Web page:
So, Peek upgraded the software to 'Peek9'. Peek 9 is supposed to be nine times faster, better, etc. It is supposed to support Facebook and Twitter. It is supposed to have better battery life. It is supposed to include Google Maps and weather. There are a lot of things it is supposed to do. So far, from what I can see, about all it does is email-which, by the way, is all it was originally supposed to do.
For the last week or two, however, Peek have been teasing all of these new features, plus faster mail delivery. I was able to play with a beta version of the software a few weeks ago and, unfortunately, didn't see much then and I don't see much now with the shipping version of the software.
About the only new thing I see, aside from some menu changes, is that when you get an email with a link-provided the link 'looks' correct-you will get a textual representation of the web page that was the target of the link. NO IMAGES or formatting because, you know, that would be useful.
Sadly, it appears more bait and switch than anything else. While I am sure that the intentions of Peek are on the up and up, the actual execution is not.
Twitter integration simply is not there which is funny since this is, essentially, the same product as the TwitterPeek. And, I might add, people who have bothered to post on the company forums say that they've not had Twitter service ON THE TWITTERPEEK since Twitter switched to OAuth. That's pretty bad.
Facebook integration, however, does work to a point. You can see some of your Facebook stream, but you cannot post and for me, however, I seem to be missing parts of the stream. Weird.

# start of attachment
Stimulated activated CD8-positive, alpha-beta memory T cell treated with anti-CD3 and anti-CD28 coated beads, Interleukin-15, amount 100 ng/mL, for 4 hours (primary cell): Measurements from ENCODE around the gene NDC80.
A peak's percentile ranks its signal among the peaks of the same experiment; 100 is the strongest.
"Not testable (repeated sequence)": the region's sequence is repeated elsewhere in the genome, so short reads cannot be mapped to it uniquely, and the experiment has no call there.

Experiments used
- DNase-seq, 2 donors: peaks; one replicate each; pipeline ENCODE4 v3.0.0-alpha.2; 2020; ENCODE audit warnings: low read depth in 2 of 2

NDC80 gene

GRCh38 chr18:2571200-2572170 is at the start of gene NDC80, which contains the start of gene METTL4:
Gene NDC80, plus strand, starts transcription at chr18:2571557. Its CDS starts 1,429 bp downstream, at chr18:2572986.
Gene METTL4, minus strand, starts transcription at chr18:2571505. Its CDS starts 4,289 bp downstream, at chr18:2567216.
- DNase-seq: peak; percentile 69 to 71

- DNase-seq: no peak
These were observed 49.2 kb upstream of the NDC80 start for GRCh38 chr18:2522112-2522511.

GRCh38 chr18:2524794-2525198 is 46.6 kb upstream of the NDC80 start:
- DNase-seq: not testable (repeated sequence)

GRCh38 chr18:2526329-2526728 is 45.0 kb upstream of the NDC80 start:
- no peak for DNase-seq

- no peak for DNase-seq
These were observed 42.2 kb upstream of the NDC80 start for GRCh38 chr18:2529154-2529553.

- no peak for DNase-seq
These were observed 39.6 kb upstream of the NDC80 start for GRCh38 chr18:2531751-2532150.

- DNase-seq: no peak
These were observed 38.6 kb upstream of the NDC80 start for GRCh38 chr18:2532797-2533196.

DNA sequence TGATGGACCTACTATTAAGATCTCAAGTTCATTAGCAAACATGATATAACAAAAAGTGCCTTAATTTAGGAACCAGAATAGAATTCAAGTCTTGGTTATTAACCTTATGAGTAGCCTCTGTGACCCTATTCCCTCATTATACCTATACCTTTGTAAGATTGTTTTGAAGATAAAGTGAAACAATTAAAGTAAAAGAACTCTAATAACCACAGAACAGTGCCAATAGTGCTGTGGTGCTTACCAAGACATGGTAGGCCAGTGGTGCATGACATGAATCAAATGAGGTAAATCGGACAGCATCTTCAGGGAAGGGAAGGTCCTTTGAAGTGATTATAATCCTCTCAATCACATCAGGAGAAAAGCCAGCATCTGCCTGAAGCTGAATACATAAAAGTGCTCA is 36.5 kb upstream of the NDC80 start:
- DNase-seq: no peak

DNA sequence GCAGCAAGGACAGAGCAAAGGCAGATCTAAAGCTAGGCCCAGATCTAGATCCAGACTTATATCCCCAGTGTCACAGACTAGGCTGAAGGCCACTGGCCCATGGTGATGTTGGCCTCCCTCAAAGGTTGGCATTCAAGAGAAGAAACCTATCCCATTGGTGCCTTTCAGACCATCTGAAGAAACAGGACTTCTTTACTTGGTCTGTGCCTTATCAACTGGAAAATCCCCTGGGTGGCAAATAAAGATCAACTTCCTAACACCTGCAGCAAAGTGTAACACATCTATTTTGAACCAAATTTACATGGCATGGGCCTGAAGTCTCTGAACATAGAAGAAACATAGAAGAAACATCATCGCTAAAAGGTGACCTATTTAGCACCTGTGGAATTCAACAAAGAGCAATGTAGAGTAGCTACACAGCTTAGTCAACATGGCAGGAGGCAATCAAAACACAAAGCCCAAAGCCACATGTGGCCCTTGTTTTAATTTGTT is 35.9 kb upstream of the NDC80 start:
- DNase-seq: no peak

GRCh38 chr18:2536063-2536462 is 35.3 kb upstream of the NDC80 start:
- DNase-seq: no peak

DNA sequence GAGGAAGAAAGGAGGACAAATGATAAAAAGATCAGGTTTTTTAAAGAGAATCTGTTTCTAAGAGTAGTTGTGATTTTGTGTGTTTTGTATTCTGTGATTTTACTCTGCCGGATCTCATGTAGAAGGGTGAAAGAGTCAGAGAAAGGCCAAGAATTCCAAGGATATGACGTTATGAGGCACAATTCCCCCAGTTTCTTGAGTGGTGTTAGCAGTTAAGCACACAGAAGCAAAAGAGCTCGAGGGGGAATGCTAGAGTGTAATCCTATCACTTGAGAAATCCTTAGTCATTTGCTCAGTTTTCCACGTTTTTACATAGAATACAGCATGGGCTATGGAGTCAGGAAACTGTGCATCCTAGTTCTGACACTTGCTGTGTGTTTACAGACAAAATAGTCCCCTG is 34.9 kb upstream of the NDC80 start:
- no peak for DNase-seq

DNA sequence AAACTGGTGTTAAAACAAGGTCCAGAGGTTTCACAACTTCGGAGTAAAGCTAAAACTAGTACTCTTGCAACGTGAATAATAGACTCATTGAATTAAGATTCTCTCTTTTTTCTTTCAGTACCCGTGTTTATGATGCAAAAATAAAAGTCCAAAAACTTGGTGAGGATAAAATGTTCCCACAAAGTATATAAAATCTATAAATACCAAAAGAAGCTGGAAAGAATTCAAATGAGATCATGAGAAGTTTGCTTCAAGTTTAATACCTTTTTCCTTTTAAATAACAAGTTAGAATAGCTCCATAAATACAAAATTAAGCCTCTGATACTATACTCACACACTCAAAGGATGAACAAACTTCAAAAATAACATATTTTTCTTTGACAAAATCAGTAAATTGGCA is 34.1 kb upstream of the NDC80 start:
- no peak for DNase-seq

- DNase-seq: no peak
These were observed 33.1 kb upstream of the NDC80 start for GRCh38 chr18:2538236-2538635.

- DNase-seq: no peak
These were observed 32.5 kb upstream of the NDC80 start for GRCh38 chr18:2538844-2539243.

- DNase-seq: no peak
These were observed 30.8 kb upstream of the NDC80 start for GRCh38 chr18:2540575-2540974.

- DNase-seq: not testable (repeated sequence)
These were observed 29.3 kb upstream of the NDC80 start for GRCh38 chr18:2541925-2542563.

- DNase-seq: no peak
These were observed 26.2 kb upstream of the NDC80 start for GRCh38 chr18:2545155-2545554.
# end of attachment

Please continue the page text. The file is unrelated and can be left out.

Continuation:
Peek also talks, but without details, about 'PeekTop' apps. Apps that, from what is inferred, run on the Peek that you design. However, while they mention this feature, they conveniently leave out ANY information on this. Being able to put custom apps on the device would make it infinitely more useful.
Now, to be fair, the software upgrade is free. Peek wants everyone on the same version and have made this easy to do...provided you have an interface cable OR you send the device to Peek for upgrading. The cable has a USB connector, but is not USB. I had the cable already, so I performed the upgrade. To do so, though, involved enough sleuthing that it would have made Sherlock Holmes give up in frustration.
The advertised features LOOK great on paper (or screen, rather) but the actuality falls way short. That is not to say it isn't a good email device. It is a very nice and inexpensive email device. However, since most people already have a cell phone, even that use is under fire.
Maybe Peek will eventually get this stuff to work or take it off of the device menu or, well, stop saying it does something that, clearly, it does not do. Or just stop it.